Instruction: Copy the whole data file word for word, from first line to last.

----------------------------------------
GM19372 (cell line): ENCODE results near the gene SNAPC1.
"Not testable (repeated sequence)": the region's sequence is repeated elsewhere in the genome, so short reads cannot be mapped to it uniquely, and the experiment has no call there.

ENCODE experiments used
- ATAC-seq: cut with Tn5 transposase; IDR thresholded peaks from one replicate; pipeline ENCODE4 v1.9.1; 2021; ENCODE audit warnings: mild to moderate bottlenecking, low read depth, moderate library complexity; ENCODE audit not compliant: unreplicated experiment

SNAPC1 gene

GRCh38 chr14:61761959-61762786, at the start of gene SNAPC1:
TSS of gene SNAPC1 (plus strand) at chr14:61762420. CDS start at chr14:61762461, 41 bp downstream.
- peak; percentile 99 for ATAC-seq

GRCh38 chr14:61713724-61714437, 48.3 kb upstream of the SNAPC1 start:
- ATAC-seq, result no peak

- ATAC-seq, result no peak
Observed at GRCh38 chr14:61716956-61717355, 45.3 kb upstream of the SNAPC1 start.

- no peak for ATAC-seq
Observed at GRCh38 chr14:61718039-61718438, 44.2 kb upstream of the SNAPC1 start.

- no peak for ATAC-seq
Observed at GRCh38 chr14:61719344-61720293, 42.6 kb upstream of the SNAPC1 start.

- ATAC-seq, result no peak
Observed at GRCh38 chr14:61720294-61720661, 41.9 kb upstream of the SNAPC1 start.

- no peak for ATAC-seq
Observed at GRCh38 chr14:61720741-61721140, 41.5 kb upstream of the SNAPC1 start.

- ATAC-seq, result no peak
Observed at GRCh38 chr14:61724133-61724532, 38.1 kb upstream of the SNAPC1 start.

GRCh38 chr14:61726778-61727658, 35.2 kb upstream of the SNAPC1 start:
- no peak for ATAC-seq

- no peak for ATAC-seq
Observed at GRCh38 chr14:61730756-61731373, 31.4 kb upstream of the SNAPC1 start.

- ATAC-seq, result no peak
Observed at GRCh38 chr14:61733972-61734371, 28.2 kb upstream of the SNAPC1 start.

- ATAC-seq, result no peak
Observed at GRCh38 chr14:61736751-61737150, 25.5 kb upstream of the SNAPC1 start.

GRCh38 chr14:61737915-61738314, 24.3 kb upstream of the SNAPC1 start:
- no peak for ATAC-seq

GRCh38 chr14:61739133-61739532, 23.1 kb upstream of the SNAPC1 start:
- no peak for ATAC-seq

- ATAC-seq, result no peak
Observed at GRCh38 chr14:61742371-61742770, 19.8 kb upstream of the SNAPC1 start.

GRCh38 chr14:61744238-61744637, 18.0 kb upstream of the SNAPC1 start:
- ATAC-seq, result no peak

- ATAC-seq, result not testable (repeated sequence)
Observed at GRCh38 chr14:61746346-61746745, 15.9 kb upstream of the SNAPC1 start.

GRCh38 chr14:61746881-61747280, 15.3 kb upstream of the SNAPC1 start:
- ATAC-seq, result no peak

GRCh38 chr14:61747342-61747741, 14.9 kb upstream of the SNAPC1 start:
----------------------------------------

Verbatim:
GM19372 (cell line): ENCODE results near the gene SNAPC1.
"Not testable (repeated sequence)": the region's sequence is repeated elsewhere in the genome, so short reads cannot be mapped to it uniquely, and the experiment has no call there.

ENCODE experiments used
- ATAC-seq: cut with Tn5 transposase; IDR thresholded peaks from one replicate; pipeline ENCODE4 v1.9.1; 2021; ENCODE audit warnings: mild to moderate bottlenecking, low read depth, moderate library complexity; ENCODE audit not compliant: unreplicated experiment

SNAPC1 gene

GRCh38 chr14:61761959-61762786, at the start of gene SNAPC1:
TSS of gene SNAPC1 (plus strand) at chr14:61762420. CDS start at chr14:61762461, 41 bp downstream.
- peak; percentile 99 for ATAC-seq

GRCh38 chr14:61713724-61714437, 48.3 kb upstream of the SNAPC1 start:
- ATAC-seq, result no peak

- ATAC-seq, result no peak
Observed at GRCh38 chr14:61716956-61717355, 45.3 kb upstream of the SNAPC1 start.

- no peak for ATAC-seq
Observed at GRCh38 chr14:61718039-61718438, 44.2 kb upstream of the SNAPC1 start.

- no peak for ATAC-seq
Observed at GRCh38 chr14:61719344-61720293, 42.6 kb upstream of the SNAPC1 start.

- ATAC-seq, result no peak
Observed at GRCh38 chr14:61720294-61720661, 41.9 kb upstream of the SNAPC1 start.

- no peak for ATAC-seq
Observed at GRCh38 chr14:61720741-61721140, 41.5 kb upstream of the SNAPC1 start.

- ATAC-seq, result no peak
Observed at GRCh38 chr14:61724133-61724532, 38.1 kb upstream of the SNAPC1 start.

GRCh38 chr14:61726778-61727658, 35.2 kb upstream of the SNAPC1 start:
- no peak for ATAC-seq

- no peak for ATAC-seq
Observed at GRCh38 chr14:61730756-61731373, 31.4 kb upstream of the SNAPC1 start.

- ATAC-seq, result no peak
Observed at GRCh38 chr14:61733972-61734371, 28.2 kb upstream of the SNAPC1 start.

- ATAC-seq, result no peak
Observed at GRCh38 chr14:61736751-61737150, 25.5 kb upstream of the SNAPC1 start.

GRCh38 chr14:61737915-61738314, 24.3 kb upstream of the SNAPC1 start:
- no peak for ATAC-seq

GRCh38 chr14:61739133-61739532, 23.1 kb upstream of the SNAPC1 start:
- no peak for ATAC-seq

- ATAC-seq, result no peak
Observed at GRCh38 chr14:61742371-61742770, 19.8 kb upstream of the SNAPC1 start.

GRCh38 chr14:61744238-61744637, 18.0 kb upstream of the SNAPC1 start:
- ATAC-seq, result no peak

- ATAC-seq, result not testable (repeated sequence)
Observed at GRCh38 chr14:61746346-61746745, 15.9 kb upstream of the SNAPC1 start.

GRCh38 chr14:61746881-61747280, 15.3 kb upstream of the SNAPC1 start:
- ATAC-seq, result no peak

GRCh38 chr14:61747342-61747741, 14.9 kb upstream of the SNAPC1 start: